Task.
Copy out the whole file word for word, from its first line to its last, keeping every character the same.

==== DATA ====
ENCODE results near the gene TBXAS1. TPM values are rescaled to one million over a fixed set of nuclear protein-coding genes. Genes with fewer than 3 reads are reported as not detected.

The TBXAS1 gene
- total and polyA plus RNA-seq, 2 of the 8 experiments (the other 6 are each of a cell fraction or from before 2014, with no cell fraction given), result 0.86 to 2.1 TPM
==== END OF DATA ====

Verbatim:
ENCODE results near the gene TBXAS1. TPM values are rescaled to one million over a fixed set of nuclear protein-coding genes. Genes with fewer than 3 reads are reported as not detected.

The TBXAS1 gene
- total and polyA plus RNA-seq, 2 of the 8 experiments (the other 6 are each of a cell fraction or from before 2014, with no cell fraction given), result 0.86 to 2.1 TPM